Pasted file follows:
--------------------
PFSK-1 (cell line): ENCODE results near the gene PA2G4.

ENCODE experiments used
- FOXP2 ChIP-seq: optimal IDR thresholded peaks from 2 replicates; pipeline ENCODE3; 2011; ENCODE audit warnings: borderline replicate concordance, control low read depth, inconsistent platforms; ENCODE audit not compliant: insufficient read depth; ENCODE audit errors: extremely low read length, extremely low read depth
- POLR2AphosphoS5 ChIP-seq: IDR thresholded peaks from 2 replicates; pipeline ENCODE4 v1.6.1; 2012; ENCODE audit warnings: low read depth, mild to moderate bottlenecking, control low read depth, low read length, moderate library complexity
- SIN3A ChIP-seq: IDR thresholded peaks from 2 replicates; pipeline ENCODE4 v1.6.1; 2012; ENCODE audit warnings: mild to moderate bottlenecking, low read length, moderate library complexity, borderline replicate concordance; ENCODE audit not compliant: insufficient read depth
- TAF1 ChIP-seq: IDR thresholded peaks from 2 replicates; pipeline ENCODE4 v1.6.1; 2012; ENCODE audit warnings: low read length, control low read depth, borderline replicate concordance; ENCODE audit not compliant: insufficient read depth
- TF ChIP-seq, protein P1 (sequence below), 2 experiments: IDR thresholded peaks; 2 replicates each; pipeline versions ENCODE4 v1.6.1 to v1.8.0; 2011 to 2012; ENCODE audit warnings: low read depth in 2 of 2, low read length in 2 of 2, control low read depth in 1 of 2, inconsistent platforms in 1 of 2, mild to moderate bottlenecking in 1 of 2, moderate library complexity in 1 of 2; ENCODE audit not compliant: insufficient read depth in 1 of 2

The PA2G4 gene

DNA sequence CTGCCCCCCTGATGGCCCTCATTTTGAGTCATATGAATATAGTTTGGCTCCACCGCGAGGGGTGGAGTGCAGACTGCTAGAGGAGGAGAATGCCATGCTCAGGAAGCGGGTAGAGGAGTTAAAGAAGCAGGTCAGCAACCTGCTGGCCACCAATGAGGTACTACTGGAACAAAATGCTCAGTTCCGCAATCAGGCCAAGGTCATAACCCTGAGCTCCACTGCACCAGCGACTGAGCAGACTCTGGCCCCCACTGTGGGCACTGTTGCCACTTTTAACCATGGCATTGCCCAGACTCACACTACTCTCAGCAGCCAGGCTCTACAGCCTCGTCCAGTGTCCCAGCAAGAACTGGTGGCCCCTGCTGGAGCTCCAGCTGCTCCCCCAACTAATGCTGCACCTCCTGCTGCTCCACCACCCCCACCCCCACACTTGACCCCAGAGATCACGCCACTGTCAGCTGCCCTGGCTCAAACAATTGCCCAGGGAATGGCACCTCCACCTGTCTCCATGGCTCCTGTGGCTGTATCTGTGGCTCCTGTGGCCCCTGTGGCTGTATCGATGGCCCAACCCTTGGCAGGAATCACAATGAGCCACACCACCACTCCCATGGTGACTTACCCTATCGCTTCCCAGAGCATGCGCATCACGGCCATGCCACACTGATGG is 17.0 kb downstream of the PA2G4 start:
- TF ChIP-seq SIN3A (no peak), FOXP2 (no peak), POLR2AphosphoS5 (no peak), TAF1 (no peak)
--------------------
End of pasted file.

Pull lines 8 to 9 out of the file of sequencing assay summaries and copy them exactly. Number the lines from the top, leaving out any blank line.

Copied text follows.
The PA2G4 gene

DNA sequence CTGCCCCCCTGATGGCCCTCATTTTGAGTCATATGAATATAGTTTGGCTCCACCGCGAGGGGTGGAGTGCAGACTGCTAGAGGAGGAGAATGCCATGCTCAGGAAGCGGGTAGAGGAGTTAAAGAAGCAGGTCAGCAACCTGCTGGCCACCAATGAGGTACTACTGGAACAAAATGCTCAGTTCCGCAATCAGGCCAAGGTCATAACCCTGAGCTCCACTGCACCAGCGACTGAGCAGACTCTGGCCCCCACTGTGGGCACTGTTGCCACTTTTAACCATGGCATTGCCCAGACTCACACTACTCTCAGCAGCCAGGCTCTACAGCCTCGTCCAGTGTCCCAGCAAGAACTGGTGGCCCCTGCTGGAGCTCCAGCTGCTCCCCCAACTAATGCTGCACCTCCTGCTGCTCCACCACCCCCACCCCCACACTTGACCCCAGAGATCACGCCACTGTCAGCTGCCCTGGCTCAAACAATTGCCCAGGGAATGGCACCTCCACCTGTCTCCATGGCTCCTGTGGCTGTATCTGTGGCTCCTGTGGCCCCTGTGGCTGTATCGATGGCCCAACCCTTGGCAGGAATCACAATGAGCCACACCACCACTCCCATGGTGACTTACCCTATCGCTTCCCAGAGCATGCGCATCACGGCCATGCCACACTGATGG is 17.0 kb downstream of the PA2G4 start: